Stuffed specimens are displayed in the homes of the Guatemalan wealthy and museums, contributing to the birds' rarity.
The epithet mocinno
's Latinization of the name of the biologist J. M. Mociño
, a mentor of his. (It is sometimes spelled mocino
, but "ñ" was formerly spelled "nn" in Spanish, so the spelling with "nn" is justified and in any case now official. ,
The word "quetzal" came from Nahuatl, where quetzalli (from the root quetz = "stand") meant "tall upstanding plume" and then "quetzal tail feather"; from that Nahuatl quetzaltotōtl means "quetzal-feather bird" and thus "quetzal".
- Atkins, Edward G., Rita Kimber, and Robert Kimber (eds.) (1991). Vanishing Eden: The Plight of the Tropical Rain Forest. Barrons Educational Series, Inc. ISBN 0-8120-6246-9.
- Howell, Steve N. G.; Webb, Sophie (1995). A Guide to the Birds of Mexico and Northern Central America. Oxford University Press. ISBN 0-19-854012-4.
- Orellana, Claudia (2004). "Quetzals Bred in Captivity in Chiapas". Frontiers in Ecology and the Environment 2 (7): 345. (A Resplendent Quetzal chick hatched at the Miguel Álvarez del Toro Zoo, Tuxtla Gutiérrez, Chiapas, Mexico, and reached the age of six weeks at the time of the report. A short excerpt is visible on a Google search page)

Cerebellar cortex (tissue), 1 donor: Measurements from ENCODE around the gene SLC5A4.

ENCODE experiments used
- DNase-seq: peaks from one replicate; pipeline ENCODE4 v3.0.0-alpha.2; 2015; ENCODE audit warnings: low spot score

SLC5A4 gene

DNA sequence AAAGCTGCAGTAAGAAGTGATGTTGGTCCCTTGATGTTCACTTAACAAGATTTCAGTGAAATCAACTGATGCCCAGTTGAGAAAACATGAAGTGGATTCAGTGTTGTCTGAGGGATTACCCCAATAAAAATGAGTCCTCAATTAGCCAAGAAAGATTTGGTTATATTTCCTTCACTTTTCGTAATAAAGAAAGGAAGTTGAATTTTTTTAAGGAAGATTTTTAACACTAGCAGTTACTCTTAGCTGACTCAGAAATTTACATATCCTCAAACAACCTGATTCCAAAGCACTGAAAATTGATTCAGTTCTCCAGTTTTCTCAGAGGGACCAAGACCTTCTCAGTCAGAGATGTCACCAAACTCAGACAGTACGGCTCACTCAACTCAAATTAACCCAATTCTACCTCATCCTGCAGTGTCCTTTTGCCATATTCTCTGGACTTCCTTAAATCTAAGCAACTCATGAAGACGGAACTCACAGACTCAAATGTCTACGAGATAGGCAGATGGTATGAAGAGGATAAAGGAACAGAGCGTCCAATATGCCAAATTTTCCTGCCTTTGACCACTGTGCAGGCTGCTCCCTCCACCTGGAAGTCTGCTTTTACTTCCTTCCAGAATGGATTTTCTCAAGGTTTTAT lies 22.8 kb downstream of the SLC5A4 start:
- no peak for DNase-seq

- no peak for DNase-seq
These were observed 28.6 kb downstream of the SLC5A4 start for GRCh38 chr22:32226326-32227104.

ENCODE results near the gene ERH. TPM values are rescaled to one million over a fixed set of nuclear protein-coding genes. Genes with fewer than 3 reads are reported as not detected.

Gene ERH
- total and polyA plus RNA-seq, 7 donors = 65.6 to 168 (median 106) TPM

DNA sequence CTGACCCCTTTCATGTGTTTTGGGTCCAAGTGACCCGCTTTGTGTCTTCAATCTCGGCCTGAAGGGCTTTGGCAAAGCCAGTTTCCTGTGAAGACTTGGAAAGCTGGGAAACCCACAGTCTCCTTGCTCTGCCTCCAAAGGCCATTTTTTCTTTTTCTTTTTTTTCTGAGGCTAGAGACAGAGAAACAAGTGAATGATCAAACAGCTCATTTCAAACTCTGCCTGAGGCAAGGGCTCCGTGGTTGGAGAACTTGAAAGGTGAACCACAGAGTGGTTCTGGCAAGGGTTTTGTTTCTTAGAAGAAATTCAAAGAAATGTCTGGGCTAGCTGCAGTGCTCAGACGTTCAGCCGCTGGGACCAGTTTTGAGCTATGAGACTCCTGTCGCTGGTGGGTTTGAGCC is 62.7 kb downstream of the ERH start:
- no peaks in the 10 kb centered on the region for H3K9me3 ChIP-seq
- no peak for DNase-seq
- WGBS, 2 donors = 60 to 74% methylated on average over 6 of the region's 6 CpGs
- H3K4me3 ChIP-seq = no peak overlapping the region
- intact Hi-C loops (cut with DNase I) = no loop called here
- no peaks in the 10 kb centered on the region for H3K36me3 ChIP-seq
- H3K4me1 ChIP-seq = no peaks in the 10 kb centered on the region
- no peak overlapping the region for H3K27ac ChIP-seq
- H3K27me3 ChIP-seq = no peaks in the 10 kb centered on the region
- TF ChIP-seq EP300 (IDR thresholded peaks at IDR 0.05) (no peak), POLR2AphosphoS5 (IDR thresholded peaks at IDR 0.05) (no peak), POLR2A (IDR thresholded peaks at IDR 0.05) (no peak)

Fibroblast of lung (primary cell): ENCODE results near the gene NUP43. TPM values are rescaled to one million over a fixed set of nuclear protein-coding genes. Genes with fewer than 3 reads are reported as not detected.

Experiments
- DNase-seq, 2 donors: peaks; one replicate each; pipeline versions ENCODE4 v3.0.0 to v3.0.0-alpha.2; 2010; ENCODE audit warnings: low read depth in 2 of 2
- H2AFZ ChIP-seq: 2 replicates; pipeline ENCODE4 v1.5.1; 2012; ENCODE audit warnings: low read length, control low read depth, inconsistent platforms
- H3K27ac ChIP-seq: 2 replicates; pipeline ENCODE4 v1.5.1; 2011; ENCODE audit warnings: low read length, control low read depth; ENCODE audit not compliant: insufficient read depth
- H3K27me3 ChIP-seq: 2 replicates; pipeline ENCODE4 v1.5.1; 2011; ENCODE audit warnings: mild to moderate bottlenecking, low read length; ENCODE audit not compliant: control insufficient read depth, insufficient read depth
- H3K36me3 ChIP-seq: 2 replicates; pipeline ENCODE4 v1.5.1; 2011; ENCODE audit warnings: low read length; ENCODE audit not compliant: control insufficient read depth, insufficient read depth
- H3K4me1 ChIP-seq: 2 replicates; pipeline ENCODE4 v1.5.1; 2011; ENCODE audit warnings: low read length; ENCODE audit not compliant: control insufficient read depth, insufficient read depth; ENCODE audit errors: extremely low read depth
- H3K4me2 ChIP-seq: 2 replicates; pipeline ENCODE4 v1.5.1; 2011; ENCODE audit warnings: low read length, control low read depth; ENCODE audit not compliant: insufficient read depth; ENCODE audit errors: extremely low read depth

- Pena, E. 2001. "Pharomachrus mocinno" (On-line), Animal Diversity Web. Accessed October 6, 2006 at http://animaldiversity.ummz.umich.edu/site/accounts/information/Pharomachrus_mocinno.html.
- Pribor, Paul The Biogeography of the Resplendent Quetzal (Pharomachrus mocinno). San Francisco State University. .
- Williamson, Sheri L.; P. R. Colston (2003). Firefly Encyclopedia of Birds. Firefly Books. ISBN 1-55297-777-3.
- Database entry includes a brief justification of why this species is near threatened.
- http://www.dimijianimages.com/CostaRica-page3/quetzal-close.jpg Male quetzal looking out of its hole
- Stamp images (for seven countries)
- Resplendent Quetzal photo gallery VIREO
- Resplendent Quetzal videos on the Internet Bird Collection